Okay, ladies and germs. Let’s have a little civics lesson, shall we?
What is the function of city government, exactly? Most of us would say “transportation,” “police protection.” Some of us would add “essential services,” by which we mean water, electricity, wastewater treatment, and probably trash/recycling service. There are some, especially in Austin, who will then chime in with “parks and recreation,” and “libraries.”
We can dither on all of the above some other time. Today’s lesson involves cities, or other government entities, involving themselves in entertainment. Like, oh, sports stadiums.
Check this out. Washington, D.C. instituted a tax in order to pay for the new stadium for the Nationals. The tax was supposed to be temporary (hey, don’t spew your drink – they really thought they meant that!). Now the city intends to extend the tax indefinitely to pay for other things. “A citywide business tax the D.C. Council passed to help to help pay for the $611 million Washington Nationals ballpark has become such a cash cow that the city is now using it to help close its nine-figure budget gap.” (Washington Examiner)
I love baseball as much as the next person – possibly more, but that’s off-topic. I cannot see the justification for taxpayer-funded stadiums. All the money in sports and teams can’t afford their own stadiums? Pfooey! Citizens are often blinded by the shiny – take Arlington, Texas, where taxpayers willingly increased their local sales taxes to pay for the silver cockroach known as Cowboys Stadium. Of course, having all the sports and other attractions in town means that the City of Arlington gets a huge dollop of Homeland Security funding from the feds – and they use their “destination” city status as an excuse to spend untold amounts on lobbyists to schmooze legislators in hopes of levying more taxes for transportation boondoggles. Endless cycle of madness. Hence the term “idiot taxes.”
Just so this post has a Texas tie to it – y’all heard last week about Formula 1 racing coming to Austin? Well, there’s corporate welfare involved there as well. From Michael Quinn Sullivan: “A mostly unnoticed budget rider in 2009 put $25 million into the fund, contingent on lawmakers passing Democratic State Sen. Kirk Watson’s SB1515, which added “Formula One” to the kinds of events eligible to receive tax money. Only 16 House members and four senators voted against the legislation.”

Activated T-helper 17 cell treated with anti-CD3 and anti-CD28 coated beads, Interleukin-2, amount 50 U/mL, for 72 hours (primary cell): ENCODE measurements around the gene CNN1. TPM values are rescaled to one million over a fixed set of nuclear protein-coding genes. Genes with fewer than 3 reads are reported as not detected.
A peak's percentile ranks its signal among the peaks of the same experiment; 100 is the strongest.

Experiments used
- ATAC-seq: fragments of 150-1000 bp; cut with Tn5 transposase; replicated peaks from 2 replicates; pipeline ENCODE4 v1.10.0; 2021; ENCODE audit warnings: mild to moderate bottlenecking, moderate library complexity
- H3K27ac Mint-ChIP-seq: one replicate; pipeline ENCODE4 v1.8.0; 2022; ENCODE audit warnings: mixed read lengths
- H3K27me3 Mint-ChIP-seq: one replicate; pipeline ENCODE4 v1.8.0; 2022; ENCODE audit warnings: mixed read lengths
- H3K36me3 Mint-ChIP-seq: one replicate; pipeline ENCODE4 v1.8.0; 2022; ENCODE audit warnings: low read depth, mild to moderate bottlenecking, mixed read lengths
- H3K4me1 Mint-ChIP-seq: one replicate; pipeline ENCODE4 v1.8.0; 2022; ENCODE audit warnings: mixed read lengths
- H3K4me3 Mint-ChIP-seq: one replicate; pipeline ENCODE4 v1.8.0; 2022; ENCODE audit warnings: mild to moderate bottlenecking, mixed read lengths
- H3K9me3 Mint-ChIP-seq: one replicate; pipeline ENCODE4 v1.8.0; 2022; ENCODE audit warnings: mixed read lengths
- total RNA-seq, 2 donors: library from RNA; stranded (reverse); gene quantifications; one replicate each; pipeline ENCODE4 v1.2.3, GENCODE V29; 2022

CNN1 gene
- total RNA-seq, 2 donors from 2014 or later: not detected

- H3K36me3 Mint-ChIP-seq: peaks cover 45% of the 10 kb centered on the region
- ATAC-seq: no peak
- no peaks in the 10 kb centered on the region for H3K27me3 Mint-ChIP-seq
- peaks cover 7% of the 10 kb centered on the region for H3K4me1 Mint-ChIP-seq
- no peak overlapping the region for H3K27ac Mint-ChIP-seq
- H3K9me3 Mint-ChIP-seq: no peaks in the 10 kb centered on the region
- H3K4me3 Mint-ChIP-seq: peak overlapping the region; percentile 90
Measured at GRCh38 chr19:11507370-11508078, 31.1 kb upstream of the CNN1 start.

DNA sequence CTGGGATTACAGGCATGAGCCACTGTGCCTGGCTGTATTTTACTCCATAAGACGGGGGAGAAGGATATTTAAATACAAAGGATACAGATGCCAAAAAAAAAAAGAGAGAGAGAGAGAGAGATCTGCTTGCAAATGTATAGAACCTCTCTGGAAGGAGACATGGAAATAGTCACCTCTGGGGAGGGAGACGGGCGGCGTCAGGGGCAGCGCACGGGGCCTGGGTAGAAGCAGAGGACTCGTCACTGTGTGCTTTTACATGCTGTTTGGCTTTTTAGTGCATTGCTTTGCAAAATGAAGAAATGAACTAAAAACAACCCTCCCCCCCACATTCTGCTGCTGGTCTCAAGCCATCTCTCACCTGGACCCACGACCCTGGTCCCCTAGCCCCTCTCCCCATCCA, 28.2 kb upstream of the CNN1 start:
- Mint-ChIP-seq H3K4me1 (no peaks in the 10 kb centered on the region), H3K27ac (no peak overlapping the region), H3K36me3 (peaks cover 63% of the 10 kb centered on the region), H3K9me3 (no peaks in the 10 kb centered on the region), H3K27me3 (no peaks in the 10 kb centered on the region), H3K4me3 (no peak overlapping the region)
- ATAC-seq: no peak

Interesting things to note on SB 1515. First, one of the House sponsors was Dawnna Dukes. She’s the representative covering Manor. There has been some speculation at our house that the Formula 1 track would be built out on land the city bought for a new airport, but never developed. So there’s an incentive for Dukes to be involved. I could not properly account for the others, except to speculate that they just don’t know better. The “nay” votes in the House on third reading were (copied from the House journal): Anderson; Aycock; Berman; Brown, B.; Christian; Crabb; Creighton; Fletcher; Harper-Brown; Legler; Lewis; Miller, S.; Riddle; Sheffield; Truitt; and Weber. In the Senate, the “nays” were Huffman, Nelson, Nichols, and Patrick (Wentworth voted against suspending the rules to bring up the committee substitute, but voted for the bill on third reading).
Absurd, and given that sixteen House members voted against it, the relative late reading in the House (on May 20, 2009) is a poor excuse for ignorance, should any claim it. Someone was paying attention, even if not everyone was.
So, civics lesson. Don’t vote yes on taxes for shiny things that you know are not government’s job or responsibility. Taxes do not go away – they are tenacious little suckers, and they will eat up your livelihood until you can’t remember a day when you didn’t pay those taxes. Also, not every neat-o idea your city wants to engage in is a good idea, and there is no free lunch (or magical sports stadium) when it comes to what government deems right and proper use of your money.
Here endeth the lesson.